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Name: People v. Nicolas
Case #: G052512
Court: CA Court of Appeal
District 4 DCA
Division: 3
Opinion Date: 02/23/2017

Trial court committed structural error by erroneously instructing jury on uncharged misconduct evidence where the conduct at issue was an indivisible part of the charged offense. Nicolas was talking on her cell phone, texting, and speeding down the I-405. She slammed into the car in front of her, which was stopped in a traffic jam, going 80 miles per hour. The other motorist died. At Nicolas' trial for vehicular manslaughter with gross negligence, the trial court instructed the jury over a defense objection with a modified version of CALCRIM No. 375, concerning uncharged misconduct evidence. Specifically, the jury was instructed…

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Name: People v. Mary H.
Case #: F071282
Court: CA Court of Appeal
District 5 DCA
Opinion Date: 11/07/2016

The standard of proof in Welfare and Institutions Code section 8103, subdivision (f)(6) (preponderance of the evidence), which the People bear in order to maintain a five-year firearms ban for a person detained under section 5150, is constitutional. Following her release from a 72-hour psychiatric hold (Welf. & Inst. Code, § 5150), Mary H. filed a petition to lift the automatic five-year prohibition on gun possession (Welf. & Inst. Code, § 8103, subd. (f)). The superior court held a hearing and denied the petition, finding that the People had proven, by a preponderance of the evidence, that she would…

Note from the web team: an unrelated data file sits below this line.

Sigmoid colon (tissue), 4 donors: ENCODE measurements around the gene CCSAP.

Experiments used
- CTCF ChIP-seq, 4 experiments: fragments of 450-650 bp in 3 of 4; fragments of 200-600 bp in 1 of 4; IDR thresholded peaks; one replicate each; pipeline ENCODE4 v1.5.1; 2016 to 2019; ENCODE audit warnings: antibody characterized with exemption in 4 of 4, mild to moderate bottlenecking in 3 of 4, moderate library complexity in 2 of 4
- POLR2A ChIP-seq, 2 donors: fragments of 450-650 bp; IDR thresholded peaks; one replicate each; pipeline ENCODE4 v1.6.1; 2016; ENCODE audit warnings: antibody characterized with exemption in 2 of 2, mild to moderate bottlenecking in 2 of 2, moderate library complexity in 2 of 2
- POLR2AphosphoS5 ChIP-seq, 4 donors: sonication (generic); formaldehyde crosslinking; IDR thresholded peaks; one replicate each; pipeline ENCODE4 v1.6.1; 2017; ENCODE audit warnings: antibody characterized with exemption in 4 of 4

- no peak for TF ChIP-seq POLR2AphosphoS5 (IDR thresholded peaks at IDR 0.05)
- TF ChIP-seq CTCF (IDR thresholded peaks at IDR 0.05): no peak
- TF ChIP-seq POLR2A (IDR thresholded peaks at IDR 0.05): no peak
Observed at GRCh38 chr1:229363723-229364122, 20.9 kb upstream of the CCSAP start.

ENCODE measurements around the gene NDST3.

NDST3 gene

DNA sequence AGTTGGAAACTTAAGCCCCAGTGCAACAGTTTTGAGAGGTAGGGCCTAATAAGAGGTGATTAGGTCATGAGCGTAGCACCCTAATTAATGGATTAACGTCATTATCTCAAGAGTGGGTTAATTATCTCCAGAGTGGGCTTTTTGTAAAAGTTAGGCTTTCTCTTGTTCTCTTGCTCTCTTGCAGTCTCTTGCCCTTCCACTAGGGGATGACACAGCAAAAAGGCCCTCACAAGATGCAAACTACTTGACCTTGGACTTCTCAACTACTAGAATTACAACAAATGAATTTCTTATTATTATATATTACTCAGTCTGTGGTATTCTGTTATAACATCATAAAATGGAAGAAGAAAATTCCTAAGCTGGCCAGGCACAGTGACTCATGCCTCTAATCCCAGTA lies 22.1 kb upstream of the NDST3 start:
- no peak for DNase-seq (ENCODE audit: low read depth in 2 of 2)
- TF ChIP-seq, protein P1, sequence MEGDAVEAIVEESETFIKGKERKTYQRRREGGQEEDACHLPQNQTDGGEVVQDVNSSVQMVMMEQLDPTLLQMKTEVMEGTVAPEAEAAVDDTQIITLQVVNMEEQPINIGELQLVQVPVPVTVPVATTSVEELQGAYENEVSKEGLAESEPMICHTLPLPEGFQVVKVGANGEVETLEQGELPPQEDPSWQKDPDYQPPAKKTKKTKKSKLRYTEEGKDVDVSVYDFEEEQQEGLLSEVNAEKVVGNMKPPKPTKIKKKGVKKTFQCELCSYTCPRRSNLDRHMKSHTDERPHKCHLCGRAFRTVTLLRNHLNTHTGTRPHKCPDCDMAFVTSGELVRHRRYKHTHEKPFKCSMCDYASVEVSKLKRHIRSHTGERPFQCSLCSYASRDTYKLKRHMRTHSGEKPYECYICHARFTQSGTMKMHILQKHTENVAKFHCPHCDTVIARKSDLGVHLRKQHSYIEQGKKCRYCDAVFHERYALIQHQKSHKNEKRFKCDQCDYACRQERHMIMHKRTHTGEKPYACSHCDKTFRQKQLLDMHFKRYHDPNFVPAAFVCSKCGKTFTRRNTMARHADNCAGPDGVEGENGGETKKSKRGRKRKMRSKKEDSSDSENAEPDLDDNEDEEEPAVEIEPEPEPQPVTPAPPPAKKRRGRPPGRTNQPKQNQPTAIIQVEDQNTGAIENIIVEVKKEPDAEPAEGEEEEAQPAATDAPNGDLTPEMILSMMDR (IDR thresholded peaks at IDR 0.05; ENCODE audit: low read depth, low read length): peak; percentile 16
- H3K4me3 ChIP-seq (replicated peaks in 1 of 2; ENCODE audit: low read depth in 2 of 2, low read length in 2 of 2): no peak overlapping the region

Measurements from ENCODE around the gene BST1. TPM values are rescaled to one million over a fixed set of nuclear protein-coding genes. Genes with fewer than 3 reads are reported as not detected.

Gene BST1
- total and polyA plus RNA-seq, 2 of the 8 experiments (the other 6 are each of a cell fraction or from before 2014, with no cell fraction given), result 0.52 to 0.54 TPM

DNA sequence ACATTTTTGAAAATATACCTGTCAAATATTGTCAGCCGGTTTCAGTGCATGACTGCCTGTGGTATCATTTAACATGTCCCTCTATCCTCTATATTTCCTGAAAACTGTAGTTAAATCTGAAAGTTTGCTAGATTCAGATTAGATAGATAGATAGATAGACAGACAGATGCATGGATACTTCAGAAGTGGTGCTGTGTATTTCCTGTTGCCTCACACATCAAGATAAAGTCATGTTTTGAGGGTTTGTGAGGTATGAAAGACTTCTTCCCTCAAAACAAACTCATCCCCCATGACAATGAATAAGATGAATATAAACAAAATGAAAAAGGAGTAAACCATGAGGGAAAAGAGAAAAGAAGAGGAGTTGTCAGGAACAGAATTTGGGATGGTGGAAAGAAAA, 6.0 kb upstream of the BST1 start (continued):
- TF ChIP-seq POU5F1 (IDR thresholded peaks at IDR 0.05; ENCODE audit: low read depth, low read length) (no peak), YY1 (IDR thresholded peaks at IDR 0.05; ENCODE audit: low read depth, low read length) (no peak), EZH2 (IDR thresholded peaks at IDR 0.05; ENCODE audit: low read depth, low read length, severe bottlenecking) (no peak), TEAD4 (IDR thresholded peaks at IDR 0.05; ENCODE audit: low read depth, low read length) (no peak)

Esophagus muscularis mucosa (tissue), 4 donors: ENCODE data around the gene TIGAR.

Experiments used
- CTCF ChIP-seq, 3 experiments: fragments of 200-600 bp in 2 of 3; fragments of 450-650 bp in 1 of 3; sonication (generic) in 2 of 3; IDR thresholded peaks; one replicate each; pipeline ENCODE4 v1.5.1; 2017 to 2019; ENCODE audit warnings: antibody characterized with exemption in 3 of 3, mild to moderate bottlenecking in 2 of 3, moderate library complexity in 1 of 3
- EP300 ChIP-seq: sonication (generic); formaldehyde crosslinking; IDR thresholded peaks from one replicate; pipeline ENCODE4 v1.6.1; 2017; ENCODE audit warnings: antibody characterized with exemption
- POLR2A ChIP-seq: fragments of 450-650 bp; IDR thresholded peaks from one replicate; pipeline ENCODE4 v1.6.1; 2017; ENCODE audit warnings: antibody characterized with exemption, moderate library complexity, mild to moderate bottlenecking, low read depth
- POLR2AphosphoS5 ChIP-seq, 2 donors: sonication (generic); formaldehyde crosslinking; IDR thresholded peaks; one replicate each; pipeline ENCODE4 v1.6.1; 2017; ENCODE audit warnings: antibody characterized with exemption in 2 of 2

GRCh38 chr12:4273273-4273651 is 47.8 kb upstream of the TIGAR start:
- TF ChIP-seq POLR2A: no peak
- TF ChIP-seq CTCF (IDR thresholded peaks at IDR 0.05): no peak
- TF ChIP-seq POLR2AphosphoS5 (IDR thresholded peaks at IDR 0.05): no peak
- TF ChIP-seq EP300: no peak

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Name: People v. Aguilar
Case #: B269709
Court: CA Court of Appeal
District 2 DCA
Division: 4
Opinion Date: 10/27/2016

Trial court did not abuse its discretion in ordering defendant to pay $475 in restitution for graffiti abatement because that figure was based on more than city's average per incident cost to abate graffiti. Aguilar pleaded no contest to one count of felony vandalism for graffiti. A graffiti abatement coordinator for the City of Los Angeles testified that $475 is the flat rate for private property graffiti removal and that this figure was based on a graffiti removal cost sheet. Aguilar was ordered to pay $475 in restitution to abate it. He appealed, arguing that the method used to arrive…

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Name: People v. Rivas-Colon
Case #: A144390
Court: CA Court of Appeal
District 1 DCA
Division: 5
Opinion Date: 10/16/2015

The petitioner bears the burden of proving he is eligible for resentencing under Proposition 47. Rivas-Colon went into the NFL Shop at Pier 39 in San Francisco and attempted to leave with $1,437.74 worth of merchandise without paying. He pled guilty to second degree commercial burglary (Pen. Code, § 459). After Proposition 47 passed, Rivas-Colon petitioned for resentencing of his felony burglary conviction based on newly added Penal Code section 459.5, which classifies shoplifting as a misdemeanor "where the value of the property that is taken or intended to be taken does not exceed [$950]." The People argued Rivas-Colon was…

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Name: People v. Sherow
Case #: D067605
Court: CA Court of Appeal
District 4 DCA
Division: 1
Opinion Date: 08/11/2015

A person seeking to have felony second degree burglary convictions reduced to misdemeanor shoplifting (Pen. Code, § 459.5) under Proposition 47 has the burden to show the property loss in each count did not exceed $950. Sherow was convicted of multiple counts of second degree burglary, a strike prior, and enhancements. He was originally sentenced to 19 years, 4 months in prison. In November 2014, Sherow filed a petition for resentencing on five of the burglary counts pursuant to Proposition 47. The prosecutor opposed the request, contending that the losses exceeded $950. Relief was denied and Sherow appealed the decision…